Another weekend, another movie review. But hooray, because this was MUCH better (than “Zero Dark Thirty.”)
I think seeing “Silver Linings Playbook” cemented that if I had to pick a favorite director working right now, it would be David O. Russell. I always enjoy his movies, and they’re never exactly what you expect. He’s also one of the very few people who consistently makes movies about people who are middle or lower class without being patronizing or ridiculous. Characters in his movies live in houses like I and my friends lived in growing up. And that’s weirdly rare in Hollywood movies, where everyone is always some nebulous kind of architect or event planner who lives in an apartment the size of the batcave.
Anyway, I really enjoyed this movie, though I didn’t know exactly what to expect coming into it. It’s not really a romantic comedy, but I think it’s closer to that category than anything else. It’s basically about two very messed up people — one coming out of a mental hospital and one getting over the death of her husband — coming together. It’s not even quite a comedy exactly, even though it’s often very funny. It’s also frequently very upsetting, at least in the first half or so. There were a lot of moments where it was very hard to watch, simply because the people onscreen are so upset or or desperate or self-destructive.
It then sort of shifts gears and becomes a little more formulaic and a little less raw about two thirds through, but I had no complaints. It even has an ending involving a dance competition, which in any other movie would be completely eye-roll-worthy, but in this somehow seems real and inspiring.
Jennifer Lawrence is great, which is only what I expected, and Bradley Cooper is really terrific. I’ve always kind of liked Bradley Cooper, I think because I associate him with “Wet Hot American Summer,” but I’ve never see him in much except that and “The Hangover,” neither of which he really does much in. But he’s genuinely very good in this, capable of being both charming and actively repulsive.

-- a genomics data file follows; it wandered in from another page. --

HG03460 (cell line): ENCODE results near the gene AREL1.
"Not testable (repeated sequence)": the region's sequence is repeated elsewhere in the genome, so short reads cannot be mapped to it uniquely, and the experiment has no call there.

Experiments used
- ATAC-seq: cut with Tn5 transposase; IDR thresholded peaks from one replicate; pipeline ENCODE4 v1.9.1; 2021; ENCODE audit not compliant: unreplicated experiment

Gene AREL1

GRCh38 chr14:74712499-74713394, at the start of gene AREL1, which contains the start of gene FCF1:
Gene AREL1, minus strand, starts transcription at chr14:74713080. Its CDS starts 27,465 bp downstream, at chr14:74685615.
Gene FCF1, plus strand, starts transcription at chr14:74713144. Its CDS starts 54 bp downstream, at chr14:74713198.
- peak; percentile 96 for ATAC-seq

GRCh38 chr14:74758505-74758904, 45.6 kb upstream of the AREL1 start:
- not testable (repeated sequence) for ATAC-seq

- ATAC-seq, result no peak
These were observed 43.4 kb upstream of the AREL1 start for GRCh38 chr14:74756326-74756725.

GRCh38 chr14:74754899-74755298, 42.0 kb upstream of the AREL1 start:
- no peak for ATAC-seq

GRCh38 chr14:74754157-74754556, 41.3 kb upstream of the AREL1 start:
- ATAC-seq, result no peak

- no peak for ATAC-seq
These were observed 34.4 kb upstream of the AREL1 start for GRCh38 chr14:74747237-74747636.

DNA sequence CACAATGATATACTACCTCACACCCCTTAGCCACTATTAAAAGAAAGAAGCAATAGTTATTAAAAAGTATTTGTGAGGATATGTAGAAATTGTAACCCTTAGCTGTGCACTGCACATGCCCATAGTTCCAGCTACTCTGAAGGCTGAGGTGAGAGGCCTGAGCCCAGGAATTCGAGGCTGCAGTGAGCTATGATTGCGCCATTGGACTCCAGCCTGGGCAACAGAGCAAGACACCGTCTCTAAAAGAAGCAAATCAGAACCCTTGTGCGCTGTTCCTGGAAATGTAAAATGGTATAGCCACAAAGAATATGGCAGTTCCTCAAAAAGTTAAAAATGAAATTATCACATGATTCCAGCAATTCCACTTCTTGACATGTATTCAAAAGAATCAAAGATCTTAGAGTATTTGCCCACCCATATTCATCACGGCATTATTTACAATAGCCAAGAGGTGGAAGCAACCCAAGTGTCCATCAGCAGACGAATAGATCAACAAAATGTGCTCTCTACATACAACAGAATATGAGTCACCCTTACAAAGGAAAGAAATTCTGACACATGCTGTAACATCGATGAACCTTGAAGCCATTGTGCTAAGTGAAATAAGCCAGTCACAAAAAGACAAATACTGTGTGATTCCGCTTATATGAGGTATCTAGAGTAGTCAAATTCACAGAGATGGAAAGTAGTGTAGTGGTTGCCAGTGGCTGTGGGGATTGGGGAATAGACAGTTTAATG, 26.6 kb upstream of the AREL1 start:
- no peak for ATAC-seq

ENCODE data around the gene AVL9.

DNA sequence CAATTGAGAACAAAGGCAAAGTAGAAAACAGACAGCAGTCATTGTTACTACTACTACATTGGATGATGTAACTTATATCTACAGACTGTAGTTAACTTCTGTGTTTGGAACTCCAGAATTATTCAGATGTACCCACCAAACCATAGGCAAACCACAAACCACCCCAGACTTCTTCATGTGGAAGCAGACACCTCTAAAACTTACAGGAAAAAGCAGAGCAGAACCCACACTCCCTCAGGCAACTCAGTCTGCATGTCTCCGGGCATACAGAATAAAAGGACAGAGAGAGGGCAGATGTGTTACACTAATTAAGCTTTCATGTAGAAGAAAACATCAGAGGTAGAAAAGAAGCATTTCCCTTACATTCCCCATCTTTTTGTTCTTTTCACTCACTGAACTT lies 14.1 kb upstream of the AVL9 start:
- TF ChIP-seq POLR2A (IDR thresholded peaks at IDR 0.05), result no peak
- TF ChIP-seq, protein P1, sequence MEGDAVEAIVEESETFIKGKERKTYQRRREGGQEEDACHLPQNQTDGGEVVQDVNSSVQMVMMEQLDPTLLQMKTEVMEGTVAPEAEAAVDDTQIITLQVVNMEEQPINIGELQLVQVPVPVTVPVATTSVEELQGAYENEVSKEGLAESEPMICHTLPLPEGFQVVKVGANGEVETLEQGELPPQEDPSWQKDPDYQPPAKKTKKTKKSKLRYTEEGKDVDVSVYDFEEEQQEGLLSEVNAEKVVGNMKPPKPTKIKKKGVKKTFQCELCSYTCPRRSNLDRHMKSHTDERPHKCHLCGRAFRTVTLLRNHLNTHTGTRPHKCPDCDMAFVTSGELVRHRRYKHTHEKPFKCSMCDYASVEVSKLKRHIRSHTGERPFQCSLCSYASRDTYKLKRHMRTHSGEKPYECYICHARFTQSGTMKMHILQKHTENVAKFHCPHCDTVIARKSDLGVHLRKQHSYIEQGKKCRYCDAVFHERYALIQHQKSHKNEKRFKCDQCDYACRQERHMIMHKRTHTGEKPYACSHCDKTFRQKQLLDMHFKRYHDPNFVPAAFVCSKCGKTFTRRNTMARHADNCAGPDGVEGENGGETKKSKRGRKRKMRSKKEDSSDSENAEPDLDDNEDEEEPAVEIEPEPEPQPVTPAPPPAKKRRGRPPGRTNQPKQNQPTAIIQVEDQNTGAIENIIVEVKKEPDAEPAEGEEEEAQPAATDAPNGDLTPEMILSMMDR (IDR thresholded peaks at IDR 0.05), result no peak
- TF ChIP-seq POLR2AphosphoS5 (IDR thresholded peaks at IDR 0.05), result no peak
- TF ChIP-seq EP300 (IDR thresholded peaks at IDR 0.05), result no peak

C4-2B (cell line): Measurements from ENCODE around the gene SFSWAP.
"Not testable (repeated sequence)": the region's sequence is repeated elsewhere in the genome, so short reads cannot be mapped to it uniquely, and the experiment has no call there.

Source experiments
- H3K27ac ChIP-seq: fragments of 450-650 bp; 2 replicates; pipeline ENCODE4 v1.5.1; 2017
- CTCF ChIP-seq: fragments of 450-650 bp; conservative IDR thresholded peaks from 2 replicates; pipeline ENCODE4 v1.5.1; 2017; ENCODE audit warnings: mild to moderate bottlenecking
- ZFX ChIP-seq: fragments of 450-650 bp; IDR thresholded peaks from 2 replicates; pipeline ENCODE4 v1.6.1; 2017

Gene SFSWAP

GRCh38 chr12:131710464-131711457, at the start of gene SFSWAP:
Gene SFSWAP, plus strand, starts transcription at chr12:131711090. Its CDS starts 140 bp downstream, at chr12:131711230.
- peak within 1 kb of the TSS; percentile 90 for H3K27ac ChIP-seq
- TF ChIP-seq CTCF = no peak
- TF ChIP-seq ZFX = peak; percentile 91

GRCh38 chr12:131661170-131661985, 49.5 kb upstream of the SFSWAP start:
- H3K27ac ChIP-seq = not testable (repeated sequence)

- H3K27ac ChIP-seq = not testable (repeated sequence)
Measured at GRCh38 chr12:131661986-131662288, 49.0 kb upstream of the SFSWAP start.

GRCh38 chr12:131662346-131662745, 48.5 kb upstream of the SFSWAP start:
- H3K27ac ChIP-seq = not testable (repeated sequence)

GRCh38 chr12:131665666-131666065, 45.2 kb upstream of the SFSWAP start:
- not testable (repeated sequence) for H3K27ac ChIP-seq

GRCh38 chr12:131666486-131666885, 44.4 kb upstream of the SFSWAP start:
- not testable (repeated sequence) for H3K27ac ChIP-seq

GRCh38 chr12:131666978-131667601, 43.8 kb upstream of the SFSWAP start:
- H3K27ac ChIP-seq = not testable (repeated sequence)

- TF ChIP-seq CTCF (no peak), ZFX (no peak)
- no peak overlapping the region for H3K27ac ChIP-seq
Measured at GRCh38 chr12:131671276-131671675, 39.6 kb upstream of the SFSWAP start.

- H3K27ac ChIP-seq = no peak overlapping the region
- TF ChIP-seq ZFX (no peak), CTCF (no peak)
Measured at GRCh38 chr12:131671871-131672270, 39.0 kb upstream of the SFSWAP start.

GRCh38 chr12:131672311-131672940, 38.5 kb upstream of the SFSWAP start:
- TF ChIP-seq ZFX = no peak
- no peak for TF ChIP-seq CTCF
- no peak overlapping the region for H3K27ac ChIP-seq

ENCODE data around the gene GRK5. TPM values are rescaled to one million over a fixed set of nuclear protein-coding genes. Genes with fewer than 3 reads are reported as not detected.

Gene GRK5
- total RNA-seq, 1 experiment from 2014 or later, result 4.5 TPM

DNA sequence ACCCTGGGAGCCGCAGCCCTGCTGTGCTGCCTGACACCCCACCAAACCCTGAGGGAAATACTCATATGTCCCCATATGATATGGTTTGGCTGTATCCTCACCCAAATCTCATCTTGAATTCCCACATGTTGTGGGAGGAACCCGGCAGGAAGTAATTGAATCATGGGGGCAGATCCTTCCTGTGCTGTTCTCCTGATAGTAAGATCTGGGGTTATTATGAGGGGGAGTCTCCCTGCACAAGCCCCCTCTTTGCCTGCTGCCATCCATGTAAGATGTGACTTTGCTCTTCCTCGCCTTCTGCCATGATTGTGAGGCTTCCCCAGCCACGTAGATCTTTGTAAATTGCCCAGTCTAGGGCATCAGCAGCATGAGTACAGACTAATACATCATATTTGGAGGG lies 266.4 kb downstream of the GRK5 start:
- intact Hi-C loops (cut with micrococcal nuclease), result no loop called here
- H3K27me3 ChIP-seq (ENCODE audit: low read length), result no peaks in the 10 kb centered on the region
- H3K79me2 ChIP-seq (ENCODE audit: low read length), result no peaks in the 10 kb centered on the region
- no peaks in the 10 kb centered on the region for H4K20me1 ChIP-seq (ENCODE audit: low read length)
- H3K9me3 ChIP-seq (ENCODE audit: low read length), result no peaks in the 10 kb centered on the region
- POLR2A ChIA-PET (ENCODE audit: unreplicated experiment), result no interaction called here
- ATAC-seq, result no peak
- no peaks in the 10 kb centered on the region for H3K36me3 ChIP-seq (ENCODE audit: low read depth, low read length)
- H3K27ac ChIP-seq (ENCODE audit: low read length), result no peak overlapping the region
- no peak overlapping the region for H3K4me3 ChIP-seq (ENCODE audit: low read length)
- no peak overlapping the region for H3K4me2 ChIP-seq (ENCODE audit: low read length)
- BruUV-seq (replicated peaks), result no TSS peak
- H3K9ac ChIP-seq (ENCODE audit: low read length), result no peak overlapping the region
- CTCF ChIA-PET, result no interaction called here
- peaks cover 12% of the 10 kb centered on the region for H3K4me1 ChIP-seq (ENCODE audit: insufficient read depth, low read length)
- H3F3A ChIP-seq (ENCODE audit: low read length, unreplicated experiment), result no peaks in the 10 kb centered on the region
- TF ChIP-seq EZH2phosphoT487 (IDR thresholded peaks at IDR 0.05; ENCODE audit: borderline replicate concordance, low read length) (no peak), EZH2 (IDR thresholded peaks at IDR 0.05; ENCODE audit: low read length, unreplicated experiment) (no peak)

Also, Robert De Niro is fantastic — and I’d honestly forgotten that he’s even capable of being a good actor after seeing him sleepwalk through so many terrible movies without giving a crap. He’s not playing Robert De Niro or a parody thereof, he’s playing an actual character, which I think is the key. (He’s the Bradley Cooper character’s father, who is not completely sane in the standard sense himself.) He even looks different, sort of rundown and haggard. This is literally the best role I’ve seen him in, counting “Taxi Driver” and all that. Whatever David Russell does — which seems to include making everyone in his movies miserable — he gets astonishing performances out of actors. Chris Tucker is somehow in this movie and he’s awesome.
And even the minor characters are great. Bradley Cooper has a best friend who appears to be normal and successful but is actually on the edge of complete breakdown and talks about listening to Metallica and punching the walls until he hurts himself in his garage. He also has a therapist, who is clearly a really terrible therapist, based on the advice he gives him, but also turns out to have more in common with the Cooper character than you realize.
Anyway, in addition to being a hundred times better than “Zero Dark Thirty,” this is for me one of the top two or three movies of 2012. Highly recommend, CJ seal of approval and all that. See it!